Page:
Today’s guest is Eriko, my flower fairy friend and an exceptional Ikebana artist (“Kado-ka”).
I’d like to guide you through to the grains of the terminologies and names that appear in this story to give you better insights of the origin and philosophy behind the beautiful colours and compositions I’m about to show you.
Firstly, Ikebana is known as the art of Japanese flower arrangement, which is the means to express philosophy of Kado (way of flowers). The artist or master of Kado is called Kado-ka. Ikebana literally means “to make flowers alive”, which is an existential concept that captures the infinite beauty of mortal life of nature.
The style of flower arrangement we are familiar with is based on additive aesthetics that occupy the space with positive compositions; whereas Ikebana is based on subtractive aesthetics to create negative volumes that extend into the space. The philosophy of Ikebana values the life and death of flowers and passing of each season.
Tsubaki (camellia) is chosen by Eriko as the motif for its modest and elegant presence. Tsubaki is native to Japan, China and parts of Southeastern Asia, and was introduced to Europe in the 18th century, known as the “rose of Japan”. Tsubaki is highly admired for its stout leaves, deep in green with pearly glow, and its perfect petals, brilliant in red, pink or white, to bloom in late winter to early spring. These two had just bloomed to welcome my visit to Eriko’s home.
Eriko greeted me in Kimono from the Showa period, capturing spring around the corner with the pastel palette. Note the subtle accent of the mint green Obi-jime and cream yellow Obi-age over the apricot orange Obi, all in complementary with the blush kimono. And her lips kissed by the Tsubaki blossom, her hair let down to flow with her movement.
A collection of unique vases are her tools. Sunlight and shadows are her stage. And the extension of her hands are the pair of scissors passed down from her grandfather, who used to nurture trees and flowers in his garden.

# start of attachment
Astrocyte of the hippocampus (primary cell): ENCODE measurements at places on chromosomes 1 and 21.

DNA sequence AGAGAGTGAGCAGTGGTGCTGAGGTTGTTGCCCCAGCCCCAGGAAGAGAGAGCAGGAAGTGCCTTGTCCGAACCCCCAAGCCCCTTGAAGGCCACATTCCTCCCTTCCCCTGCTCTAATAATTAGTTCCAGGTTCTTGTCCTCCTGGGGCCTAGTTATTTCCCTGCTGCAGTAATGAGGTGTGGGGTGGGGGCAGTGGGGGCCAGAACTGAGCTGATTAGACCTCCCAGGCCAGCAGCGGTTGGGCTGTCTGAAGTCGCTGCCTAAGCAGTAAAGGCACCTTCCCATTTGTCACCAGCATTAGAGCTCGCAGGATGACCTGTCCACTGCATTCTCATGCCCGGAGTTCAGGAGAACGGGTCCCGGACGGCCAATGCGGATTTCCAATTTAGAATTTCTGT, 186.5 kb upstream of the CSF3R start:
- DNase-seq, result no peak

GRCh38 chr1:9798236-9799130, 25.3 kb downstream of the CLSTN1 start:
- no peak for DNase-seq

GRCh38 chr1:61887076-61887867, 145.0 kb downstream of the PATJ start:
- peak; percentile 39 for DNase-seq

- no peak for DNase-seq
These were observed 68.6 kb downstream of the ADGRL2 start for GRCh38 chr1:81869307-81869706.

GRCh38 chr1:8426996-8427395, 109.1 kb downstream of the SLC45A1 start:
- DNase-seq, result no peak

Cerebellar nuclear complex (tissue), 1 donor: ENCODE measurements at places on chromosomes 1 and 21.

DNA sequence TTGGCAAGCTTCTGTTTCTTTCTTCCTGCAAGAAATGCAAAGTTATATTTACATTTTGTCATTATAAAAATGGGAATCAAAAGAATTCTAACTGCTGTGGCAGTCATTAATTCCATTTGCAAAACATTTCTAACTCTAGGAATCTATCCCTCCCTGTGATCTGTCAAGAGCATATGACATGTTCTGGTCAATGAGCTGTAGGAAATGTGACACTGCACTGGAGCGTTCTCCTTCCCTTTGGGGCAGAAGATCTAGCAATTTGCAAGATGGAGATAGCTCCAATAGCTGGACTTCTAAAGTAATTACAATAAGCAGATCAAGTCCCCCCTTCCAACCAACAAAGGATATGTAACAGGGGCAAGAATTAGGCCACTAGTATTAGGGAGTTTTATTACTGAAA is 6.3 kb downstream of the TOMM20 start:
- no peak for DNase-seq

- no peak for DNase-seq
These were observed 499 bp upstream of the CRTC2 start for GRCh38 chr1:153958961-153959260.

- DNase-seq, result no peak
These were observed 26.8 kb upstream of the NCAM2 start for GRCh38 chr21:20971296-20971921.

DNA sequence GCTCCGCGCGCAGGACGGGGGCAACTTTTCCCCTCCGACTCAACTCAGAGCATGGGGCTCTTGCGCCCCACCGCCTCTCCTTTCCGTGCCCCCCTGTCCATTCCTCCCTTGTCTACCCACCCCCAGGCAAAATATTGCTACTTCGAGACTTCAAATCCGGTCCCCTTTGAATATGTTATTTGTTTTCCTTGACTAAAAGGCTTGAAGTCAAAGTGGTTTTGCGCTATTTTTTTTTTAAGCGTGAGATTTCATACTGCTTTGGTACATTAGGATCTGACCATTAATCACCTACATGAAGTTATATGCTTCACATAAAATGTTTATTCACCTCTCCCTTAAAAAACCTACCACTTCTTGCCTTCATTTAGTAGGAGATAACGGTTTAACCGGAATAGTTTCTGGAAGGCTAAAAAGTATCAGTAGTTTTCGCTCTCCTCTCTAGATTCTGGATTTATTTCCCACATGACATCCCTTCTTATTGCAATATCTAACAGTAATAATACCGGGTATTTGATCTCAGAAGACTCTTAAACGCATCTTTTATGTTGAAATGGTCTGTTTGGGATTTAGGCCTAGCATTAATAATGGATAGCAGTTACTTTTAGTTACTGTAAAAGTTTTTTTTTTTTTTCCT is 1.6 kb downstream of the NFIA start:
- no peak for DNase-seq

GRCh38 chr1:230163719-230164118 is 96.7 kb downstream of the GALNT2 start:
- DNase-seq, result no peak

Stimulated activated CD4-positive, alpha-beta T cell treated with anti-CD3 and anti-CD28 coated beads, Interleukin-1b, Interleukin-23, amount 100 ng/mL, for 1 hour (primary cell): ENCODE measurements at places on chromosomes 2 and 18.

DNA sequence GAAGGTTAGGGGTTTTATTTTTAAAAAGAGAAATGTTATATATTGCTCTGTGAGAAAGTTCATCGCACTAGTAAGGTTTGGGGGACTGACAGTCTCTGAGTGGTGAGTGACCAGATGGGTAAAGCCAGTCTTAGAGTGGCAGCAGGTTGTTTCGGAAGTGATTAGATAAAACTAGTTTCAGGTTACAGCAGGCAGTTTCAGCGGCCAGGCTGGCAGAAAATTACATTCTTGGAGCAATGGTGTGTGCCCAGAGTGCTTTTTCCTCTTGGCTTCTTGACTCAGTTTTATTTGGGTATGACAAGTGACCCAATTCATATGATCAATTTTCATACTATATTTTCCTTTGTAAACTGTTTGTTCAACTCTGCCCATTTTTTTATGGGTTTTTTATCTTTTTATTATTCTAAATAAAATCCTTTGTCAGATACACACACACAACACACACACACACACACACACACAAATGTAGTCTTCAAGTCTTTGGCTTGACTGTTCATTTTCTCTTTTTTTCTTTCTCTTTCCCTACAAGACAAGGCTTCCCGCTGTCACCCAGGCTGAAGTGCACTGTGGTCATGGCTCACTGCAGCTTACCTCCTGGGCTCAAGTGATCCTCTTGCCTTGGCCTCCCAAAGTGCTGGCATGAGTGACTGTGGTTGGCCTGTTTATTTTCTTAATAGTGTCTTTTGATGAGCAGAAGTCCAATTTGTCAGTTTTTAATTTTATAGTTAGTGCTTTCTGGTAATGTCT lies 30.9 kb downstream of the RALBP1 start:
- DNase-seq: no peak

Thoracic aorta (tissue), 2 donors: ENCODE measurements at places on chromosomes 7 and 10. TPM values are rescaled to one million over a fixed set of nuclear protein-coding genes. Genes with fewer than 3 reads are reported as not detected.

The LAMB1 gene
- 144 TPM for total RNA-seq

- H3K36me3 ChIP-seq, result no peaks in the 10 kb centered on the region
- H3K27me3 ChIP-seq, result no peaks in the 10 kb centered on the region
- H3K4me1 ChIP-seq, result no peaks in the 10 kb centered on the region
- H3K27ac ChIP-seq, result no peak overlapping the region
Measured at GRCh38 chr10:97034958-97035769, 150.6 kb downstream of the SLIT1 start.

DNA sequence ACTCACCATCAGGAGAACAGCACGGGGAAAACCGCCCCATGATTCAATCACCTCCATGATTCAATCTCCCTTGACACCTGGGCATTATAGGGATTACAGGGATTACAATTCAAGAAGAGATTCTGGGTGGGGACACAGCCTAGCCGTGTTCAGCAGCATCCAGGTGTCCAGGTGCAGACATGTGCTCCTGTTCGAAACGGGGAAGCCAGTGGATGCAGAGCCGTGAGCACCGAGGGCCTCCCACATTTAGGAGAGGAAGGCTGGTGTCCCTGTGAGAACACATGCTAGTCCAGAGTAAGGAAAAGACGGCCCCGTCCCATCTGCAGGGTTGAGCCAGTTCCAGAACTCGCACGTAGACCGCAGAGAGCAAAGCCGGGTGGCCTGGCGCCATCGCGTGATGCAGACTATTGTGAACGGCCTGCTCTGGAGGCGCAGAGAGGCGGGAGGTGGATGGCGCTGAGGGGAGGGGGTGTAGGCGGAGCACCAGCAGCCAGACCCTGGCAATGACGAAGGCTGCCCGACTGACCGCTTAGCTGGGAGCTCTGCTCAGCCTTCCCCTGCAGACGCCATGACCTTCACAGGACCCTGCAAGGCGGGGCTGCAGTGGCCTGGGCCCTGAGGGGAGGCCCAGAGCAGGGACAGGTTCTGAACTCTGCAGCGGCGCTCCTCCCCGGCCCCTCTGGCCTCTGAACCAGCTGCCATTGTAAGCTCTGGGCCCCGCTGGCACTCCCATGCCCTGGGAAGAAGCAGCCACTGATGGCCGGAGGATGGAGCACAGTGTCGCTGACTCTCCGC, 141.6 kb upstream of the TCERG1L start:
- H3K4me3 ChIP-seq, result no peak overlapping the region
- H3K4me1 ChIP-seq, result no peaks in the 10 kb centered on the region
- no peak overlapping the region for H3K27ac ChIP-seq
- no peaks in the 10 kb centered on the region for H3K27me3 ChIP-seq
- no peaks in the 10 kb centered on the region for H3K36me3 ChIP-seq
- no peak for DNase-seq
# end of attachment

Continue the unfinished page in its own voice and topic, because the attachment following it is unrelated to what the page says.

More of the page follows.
“Tsubaki’s leaves are often used in bouquets to create the background volume. But to arrange with less quantity, it takes one’s sense to draw out the one gesture in the branches. One must know which to keep, which to cut.” As Eriko explains to me during the Ikebana of Tsubaki. Ikebana is not about how much volume can be created, but about how much movement and dynamic balance can be achieved by how little material used.”
One’s appreciation of nature is channeled through the branches, the leaves, the petals, and to the space beyond.
I found on top of her dresser half-dried tulips and narcissus. I find them still beautiful, maybe even more beautiful that they’ve aged and transformed, with the petals more transparent and delicate in texture, passing sunlight through in various intensity. The yellowed tips of the narcissus leaves were exceptional, echoing the gradation of the flower itself.
Eriko showed me another arrangement starring these half-dried pieces that were left behind. As vivid and lively as fresh bloom at its peak, Eriko can make a flower shine at any stage of its life. A flower has different beauties as a bud, as a full blossom, and as form and texture that continue to transform over time. It’s a matter of how one reveals such transformation, and not masking it.
There may be strict rules to traditional Ikebana, but there is no limit or boundaries to Eriko’s creation. Here is Eriko composing Ikebana on herself. The light presents colours, and the shadow manifests textures.
Modest and elegant. It’s Eriko’s aesthetics as well as way of living, which is precisely the essence of Tsubaki portrayed in Japanese culture.
My visit with Eirko concluded with an excitement for so many other ways to “play” with flowers, as she words it. We will get together again spontaneously to play and appreciate flowers in any form they find us. Perhaps into the wild next time…!
Flowers supplied by Celsia Floral